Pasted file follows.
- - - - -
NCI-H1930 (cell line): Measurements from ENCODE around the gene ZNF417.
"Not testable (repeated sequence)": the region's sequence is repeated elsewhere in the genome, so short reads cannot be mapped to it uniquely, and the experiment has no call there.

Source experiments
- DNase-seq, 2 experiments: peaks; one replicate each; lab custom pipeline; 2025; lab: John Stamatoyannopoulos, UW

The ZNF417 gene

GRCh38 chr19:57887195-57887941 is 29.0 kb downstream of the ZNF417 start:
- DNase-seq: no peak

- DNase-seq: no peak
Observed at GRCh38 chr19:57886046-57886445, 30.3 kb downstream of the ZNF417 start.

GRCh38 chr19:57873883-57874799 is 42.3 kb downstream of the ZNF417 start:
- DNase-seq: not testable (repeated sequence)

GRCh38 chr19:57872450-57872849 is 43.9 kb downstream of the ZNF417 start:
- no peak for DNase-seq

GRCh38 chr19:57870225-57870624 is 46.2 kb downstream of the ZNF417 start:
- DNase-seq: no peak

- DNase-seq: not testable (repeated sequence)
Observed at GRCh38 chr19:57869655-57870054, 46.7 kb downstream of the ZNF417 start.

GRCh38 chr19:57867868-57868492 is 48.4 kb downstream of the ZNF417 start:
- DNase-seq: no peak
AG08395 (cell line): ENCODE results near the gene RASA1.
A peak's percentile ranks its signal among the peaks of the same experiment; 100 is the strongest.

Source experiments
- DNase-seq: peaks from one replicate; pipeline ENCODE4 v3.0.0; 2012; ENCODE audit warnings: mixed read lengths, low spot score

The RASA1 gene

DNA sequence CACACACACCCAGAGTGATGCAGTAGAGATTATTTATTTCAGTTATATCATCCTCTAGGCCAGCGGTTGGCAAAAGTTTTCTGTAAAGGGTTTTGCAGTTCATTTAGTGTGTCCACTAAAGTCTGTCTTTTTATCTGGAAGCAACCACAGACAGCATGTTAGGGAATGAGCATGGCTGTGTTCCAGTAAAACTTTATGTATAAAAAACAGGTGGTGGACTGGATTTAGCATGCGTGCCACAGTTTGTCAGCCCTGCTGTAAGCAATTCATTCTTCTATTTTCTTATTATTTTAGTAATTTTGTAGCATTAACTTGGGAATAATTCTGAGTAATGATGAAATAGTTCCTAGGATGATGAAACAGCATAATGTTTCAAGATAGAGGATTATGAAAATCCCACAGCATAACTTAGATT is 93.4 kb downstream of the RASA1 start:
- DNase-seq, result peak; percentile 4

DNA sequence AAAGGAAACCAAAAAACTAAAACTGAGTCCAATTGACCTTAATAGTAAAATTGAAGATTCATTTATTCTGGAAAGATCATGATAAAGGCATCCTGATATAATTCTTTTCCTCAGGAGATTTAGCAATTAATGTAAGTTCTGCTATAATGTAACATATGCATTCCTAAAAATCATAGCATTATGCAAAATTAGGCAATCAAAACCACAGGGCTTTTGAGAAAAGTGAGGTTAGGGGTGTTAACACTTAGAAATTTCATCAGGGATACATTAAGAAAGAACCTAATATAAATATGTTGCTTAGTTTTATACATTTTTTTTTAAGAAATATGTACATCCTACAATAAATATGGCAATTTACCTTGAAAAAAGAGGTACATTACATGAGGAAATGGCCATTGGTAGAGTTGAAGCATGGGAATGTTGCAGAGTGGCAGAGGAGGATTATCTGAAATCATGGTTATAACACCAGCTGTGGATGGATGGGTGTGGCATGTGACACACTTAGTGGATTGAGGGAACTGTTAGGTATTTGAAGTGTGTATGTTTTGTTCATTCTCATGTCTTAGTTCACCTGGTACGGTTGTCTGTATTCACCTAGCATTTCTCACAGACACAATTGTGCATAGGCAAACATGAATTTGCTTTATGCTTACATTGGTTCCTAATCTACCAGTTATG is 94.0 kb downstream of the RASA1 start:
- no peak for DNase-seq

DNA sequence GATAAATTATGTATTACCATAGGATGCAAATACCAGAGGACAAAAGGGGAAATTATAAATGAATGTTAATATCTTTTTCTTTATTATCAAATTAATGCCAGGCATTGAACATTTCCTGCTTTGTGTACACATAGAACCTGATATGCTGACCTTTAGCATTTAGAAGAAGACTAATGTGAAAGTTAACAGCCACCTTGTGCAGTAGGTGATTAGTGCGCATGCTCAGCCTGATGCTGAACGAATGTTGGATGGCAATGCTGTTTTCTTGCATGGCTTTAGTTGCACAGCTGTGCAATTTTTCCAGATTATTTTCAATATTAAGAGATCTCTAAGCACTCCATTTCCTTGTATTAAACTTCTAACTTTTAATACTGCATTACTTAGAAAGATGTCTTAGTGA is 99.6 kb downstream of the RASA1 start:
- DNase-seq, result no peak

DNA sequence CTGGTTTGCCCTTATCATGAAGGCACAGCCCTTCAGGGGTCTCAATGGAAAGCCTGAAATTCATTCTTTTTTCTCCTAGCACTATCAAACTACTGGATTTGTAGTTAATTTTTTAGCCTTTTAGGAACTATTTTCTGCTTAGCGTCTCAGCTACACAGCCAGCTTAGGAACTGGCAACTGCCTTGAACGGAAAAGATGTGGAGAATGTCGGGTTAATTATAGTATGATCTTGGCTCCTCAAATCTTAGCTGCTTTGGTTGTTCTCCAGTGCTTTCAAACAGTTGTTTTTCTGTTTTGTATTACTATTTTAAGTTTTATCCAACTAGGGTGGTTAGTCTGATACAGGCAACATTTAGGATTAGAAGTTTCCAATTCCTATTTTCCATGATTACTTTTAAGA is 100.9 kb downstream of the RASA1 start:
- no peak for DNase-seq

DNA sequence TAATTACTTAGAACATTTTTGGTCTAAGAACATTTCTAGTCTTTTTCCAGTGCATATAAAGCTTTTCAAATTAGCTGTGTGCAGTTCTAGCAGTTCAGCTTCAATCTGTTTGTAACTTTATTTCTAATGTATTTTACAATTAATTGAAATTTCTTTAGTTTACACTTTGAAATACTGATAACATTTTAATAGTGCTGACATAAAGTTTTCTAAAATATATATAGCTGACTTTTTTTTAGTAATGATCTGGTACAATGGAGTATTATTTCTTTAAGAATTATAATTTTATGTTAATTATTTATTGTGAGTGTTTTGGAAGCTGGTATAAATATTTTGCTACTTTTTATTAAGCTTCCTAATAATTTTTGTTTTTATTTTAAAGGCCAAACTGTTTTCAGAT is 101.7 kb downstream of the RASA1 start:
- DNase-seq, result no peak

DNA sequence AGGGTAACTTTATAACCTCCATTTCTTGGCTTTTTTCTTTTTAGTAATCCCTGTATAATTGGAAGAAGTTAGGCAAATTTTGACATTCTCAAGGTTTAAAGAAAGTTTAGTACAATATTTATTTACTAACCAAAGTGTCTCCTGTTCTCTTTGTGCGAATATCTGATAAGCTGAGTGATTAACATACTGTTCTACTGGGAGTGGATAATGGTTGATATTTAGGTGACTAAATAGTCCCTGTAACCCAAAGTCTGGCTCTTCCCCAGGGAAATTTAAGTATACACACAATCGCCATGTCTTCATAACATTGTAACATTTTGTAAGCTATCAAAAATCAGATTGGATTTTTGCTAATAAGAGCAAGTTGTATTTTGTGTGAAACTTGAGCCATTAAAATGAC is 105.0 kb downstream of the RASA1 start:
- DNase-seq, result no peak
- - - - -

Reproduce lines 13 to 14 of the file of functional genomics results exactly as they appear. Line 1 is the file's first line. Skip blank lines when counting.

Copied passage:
- no peak for DNase-seq

GRCh38 chr19:57870225-57870624 is 46.2 kb downstream of the ZNF417 start: